Hookah use as a predictor of other tobacco product use: A longitudinal analysis of Texas college students

Kathleen R. Case, Me Lisa R. Creamer, Maria R. Cooper, Alexandra Loukas, Cheryl L. Perry

Research output: Contribution to journalArticle

4 Scopus citations

Abstract

Introduction: Hookah use is particularly prevalent among U.S. college students; however, few studies have investigated whether hookah use is a risk factor for the initiation of other tobacco products. This study examined whether hookah use predicted subsequent initiation of other combustible tobacco products (conventional cigarettes and cigar products) and Electronic Nicotine Delivery Systems (ENDS) among Texas college students during a 2.5-year study period. Methods: This study involved a longitudinal analysis of data from Waves 1–6, with 6 months between each wave, of the Marketing and Promotions Across Colleges in Texas Project (Project M-PACT). Two separate multilevel discrete-time survival analyses were used to model the associations between past 30-day hookah use and subsequent initiation of 1) other combustible tobacco products, and 2) ENDS during the 2.5 year study period, after controlling for demographic, other tobacco use, and risk-taking personality characteristics (i.e. sensation seeking and impulsivity). Results: After controlling for covariates, past 30-day hookah use was associated with significantly higher odds of subsequent initiation of other combustible tobacco products. Past 30-day hookah use also predicted subsequent initiation of ENDS after controlling for covariates. Conclusions: This study is one of the first to demonstrate that hookah use is a predictor of subsequent initiation of other combustible tobacco products and ENDS among college students. These findings suggest that hookah may prime individuals to use other tobacco products, which has important implications for prevention programs and future research.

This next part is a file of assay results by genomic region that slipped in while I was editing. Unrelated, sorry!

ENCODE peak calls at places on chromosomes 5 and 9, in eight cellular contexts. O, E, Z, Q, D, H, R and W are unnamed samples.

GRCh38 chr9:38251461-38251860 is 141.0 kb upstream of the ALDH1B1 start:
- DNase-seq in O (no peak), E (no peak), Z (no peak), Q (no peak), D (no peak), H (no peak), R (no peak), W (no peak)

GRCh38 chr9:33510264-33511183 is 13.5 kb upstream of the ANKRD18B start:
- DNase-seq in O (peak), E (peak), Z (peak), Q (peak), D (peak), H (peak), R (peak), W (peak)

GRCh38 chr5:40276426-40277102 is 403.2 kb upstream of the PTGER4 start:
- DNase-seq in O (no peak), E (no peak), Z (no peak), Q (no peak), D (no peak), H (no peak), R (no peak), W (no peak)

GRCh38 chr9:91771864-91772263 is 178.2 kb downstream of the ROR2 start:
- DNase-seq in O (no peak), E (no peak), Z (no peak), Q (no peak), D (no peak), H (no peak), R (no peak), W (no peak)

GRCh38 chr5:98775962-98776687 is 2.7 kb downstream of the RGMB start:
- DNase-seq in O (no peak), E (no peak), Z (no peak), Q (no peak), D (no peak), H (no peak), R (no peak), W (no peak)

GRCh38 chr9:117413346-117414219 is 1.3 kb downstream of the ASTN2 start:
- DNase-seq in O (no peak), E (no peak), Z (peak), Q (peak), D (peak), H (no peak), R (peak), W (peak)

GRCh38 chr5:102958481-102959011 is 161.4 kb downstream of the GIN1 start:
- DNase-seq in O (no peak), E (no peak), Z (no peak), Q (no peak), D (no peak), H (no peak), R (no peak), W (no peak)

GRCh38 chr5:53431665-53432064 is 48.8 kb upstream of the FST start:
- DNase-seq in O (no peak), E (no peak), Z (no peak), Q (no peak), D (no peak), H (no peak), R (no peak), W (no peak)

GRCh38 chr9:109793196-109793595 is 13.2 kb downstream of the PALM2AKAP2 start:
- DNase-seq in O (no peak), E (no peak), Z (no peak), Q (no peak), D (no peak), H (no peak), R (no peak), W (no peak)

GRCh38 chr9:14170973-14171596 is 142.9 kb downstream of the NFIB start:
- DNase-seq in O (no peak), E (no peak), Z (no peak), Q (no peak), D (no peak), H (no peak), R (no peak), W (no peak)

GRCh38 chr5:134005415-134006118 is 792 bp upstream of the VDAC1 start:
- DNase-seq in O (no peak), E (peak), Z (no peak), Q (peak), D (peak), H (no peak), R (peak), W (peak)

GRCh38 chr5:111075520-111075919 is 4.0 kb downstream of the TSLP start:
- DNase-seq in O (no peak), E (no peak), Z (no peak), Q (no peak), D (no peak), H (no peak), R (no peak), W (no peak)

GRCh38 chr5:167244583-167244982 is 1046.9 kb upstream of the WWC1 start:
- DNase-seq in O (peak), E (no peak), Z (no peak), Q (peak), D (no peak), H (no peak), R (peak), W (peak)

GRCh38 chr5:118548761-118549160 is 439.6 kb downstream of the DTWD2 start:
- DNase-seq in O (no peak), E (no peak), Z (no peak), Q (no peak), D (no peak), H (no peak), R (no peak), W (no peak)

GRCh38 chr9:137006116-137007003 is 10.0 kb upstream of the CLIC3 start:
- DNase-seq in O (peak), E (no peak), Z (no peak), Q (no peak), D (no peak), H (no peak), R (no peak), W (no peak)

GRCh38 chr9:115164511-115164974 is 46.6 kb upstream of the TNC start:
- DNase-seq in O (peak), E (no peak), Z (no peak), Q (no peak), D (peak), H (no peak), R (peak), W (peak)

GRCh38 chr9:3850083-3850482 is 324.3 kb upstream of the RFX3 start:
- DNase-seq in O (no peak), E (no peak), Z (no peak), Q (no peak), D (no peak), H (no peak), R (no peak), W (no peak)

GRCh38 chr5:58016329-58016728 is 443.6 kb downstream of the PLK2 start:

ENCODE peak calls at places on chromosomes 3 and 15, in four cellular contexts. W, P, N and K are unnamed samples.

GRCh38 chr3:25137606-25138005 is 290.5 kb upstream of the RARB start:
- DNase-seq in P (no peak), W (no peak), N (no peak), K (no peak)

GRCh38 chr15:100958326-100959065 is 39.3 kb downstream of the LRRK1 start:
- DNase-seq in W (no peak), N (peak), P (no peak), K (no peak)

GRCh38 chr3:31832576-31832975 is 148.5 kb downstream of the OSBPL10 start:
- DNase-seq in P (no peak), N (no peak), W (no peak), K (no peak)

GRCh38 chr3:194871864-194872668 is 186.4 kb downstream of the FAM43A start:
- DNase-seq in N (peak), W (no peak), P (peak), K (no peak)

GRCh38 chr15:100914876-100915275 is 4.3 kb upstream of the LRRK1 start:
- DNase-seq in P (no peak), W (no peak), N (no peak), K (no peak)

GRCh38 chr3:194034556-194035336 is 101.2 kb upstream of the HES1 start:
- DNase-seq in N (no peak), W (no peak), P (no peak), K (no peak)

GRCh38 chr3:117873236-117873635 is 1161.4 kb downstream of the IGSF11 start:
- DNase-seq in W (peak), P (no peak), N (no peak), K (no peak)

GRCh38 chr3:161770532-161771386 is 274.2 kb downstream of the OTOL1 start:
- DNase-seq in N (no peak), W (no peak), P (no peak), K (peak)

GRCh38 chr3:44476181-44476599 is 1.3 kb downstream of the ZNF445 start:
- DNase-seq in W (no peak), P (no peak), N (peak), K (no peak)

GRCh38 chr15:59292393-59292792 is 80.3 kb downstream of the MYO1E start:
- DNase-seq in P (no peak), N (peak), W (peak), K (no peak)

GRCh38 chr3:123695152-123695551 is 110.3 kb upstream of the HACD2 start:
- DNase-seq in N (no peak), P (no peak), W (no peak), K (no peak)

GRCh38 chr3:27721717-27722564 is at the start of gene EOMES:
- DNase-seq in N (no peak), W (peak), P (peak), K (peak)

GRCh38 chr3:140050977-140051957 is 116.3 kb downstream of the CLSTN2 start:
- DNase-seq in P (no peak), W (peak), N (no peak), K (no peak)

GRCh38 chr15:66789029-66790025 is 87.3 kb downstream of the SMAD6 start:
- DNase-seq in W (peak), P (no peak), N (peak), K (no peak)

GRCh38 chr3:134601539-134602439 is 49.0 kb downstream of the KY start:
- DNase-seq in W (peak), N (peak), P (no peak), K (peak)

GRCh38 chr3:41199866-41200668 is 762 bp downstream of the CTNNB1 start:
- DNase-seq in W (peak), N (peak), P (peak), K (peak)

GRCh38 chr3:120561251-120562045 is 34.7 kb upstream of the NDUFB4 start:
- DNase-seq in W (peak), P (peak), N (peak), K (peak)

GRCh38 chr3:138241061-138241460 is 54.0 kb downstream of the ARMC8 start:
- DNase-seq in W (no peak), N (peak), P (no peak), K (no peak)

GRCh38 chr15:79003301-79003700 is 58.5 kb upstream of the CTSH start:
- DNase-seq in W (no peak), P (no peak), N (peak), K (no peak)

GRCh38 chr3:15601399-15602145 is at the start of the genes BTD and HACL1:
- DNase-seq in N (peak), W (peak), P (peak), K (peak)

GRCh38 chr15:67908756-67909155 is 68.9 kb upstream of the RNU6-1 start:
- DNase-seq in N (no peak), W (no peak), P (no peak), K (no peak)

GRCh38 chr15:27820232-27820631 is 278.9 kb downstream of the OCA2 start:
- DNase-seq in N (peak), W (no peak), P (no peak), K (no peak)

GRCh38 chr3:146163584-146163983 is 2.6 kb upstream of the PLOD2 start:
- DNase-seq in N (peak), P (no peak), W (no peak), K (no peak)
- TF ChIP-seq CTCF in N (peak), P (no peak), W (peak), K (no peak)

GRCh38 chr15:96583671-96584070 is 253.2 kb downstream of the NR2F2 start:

Original languageEnglish (US)
Pages (from-to)131-137
Number of pages7
JournalAddictive Behaviors
Volume87
DOIs
StatePublished - Dec 2018
Externally publishedYes

Keywords

  • College students
  • Electronic cigarettes
  • Hookah
  • Tobacco products

ASJC Scopus subject areas

  • Medicine (miscellaneous)
  • Clinical Psychology
  • Toxicology
  • Psychiatry and Mental health

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